Channa Gachua (Dwarf Snakehead)

Last updated on September 10th, 2022 at 01:39 pm

Channa gachua, also known as dwarf snakehead, has recently exploded in popularity, especially among aquarium hobbyists in the United States.

It is a freshwater fish native to India and Bangladesh but has been introduced in other regions of the world including Africa, South America, and North America. Channa gachua can be found in both still and flowing water bodies like ponds, streams, lakes, rivers, ditches, etc., with an optimum temperature range of 25 to 28°C (77 to 82°F).

Also known as the lizardfish, and related to the Asian and German snakehead, channa gachua are some of the most colorful freshwater fish you can add to your aquarium or pond. The bright colors of this species include red, orange, yellow, black, and white.

Origin and descriptions

Channa gachua

The dwarf snakehead is a very striking looking fish that, despite its name, is actually more closely related to catfish than it is to other snakeheads. The Channa Gachua, also known as Channa dwarf snakehead or Dwarf Channa, originates from India and Sri Lanka. They were commonly sold in aquarium stores all over Asia up until 2002 when they were placed on CITES II making them illegal to sell without an import permit.

Despite how pretty they are, I wouldn’t recommend keeping one unless you have lots of experience with larger tropical fishes. Keeping your Dwarf Snakehead happy can be quite difficult due to their aggressive nature and large adult size (about 12 inches). Before you buy a channa gachua, read our care guide below so you know what to expect, we want you to be happy with your new addition!

Species profile

Channa gachua

The dwarf snakehead or channa gachua is a tropical freshwater fish in the family of Channidae. It is native to India, Bangladesh, Burma, Thailand, Malaysia, and Indonesia. They are considered invasive species to many areas where they were introduced as aquarium fish.

The dwarf snakehead is also a predator species that can grow up to 2 feet in length. Although it’s not uncommon for some members of their genus to reach lengths beyond 10 inches, dwarf snakeheads have been caught at lengths just above 12 inches (300mm).

Electric Blue Johanni Cichlid (Pseudotropheus Johannii)

On average, you will see them growing anywhere from 5-7 inches; however, there have been reports of them reaching lengths up to 10 inches. Dwarf snakeheads typically eat anything they can get their mouths around, so if you plan on keeping them as pets, you will need to provide live food at all times.


The channa gachua is one of several species of snakeheads that live in brackish waters. As such, they are tolerant of a wide range of water conditions, including both fresh and saltwater. Due to their tolerance for a variety of habitats, they can be found in bodies as small as drainage ditches to large rivers like Florida’s Kissimmee River. They are primarily nocturnal animals, meaning they hunt at night, but can adapt to being out during the day.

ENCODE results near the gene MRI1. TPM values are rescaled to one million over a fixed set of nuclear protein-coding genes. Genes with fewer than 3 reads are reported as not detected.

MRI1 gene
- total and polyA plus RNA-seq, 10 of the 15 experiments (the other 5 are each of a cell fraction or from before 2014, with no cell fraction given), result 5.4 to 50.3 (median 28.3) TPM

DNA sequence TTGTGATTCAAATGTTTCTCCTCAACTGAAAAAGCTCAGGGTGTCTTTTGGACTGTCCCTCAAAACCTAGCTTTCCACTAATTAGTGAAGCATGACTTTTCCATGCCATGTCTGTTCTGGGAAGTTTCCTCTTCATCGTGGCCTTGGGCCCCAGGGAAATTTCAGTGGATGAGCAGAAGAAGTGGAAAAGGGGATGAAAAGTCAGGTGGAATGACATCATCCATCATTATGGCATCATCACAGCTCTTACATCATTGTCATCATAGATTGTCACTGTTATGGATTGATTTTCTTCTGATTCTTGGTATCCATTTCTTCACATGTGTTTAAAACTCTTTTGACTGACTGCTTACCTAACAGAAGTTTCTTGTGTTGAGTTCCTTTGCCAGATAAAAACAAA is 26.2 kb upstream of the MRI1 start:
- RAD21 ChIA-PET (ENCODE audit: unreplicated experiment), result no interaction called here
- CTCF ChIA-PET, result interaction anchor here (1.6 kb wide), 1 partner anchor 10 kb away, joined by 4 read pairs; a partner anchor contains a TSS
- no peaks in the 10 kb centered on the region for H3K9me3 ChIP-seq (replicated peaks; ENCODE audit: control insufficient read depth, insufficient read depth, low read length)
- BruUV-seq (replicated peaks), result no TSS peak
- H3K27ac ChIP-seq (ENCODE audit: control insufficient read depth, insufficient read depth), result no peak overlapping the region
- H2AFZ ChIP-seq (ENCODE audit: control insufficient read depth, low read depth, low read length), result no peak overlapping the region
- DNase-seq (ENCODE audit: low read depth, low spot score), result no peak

Dwarf snakehead size

This species can grow up to 11 inches (28 cm) in length.

Dwarf snakehead tank size

The minimum recommended tank size is 55 gallons (208 Liters)

Tank set up

Because of their size, dwarf snakeheads don’t require large tanks. However, if you have one or more in a tank with other types of fish, you need to be aware that these aggressive fish will eat any fish small enough to fit into their mouths. A 55-gallon tank is sufficient for a single channa gachua; larger tanks are required if more than one snakehead is housed together.

The tank should provide plenty of hiding places such as plants, rocks, and cave structures. This species prefers well-filtered water but isn’t overly picky about water conditions. Water temperature should be between 72 and 78 degrees Fahrenheit. Ammonia levels should always remain at zero ppm. Nitrites should also stay below five ppm, while nitrates should never exceed 20 ppm.

Phosphates shouldn’t go over two ppm. Lighting should be indirect to avoid exposing your pet to too much light, which can stress it out and cause problems with disease development. Because most live foods contain phosphates, stick with frozen foods for your cichlid — preferably bloodworms — to keep phosphates low.

Apache Trout (Oncorhynchus Apache)

Channa gachua tank mates

The dwarf snakehead is a territorial fish, so you’ll want to keep only one fish per tank. That said, if you have other large species of fish in your aquarium, there’s no reason why they can’t be kept together. If you do choose to keep multiple dwarf snakeheads in one tank, consider giving them their own corner of the tank with plenty of covers – like plastic plants or branches – where they can feel safe.

Just make sure that your other fish aren’t too small; while dwarf snakeheads typically don’t target smaller fish as prey items, they will eat anything that fits into their mouths!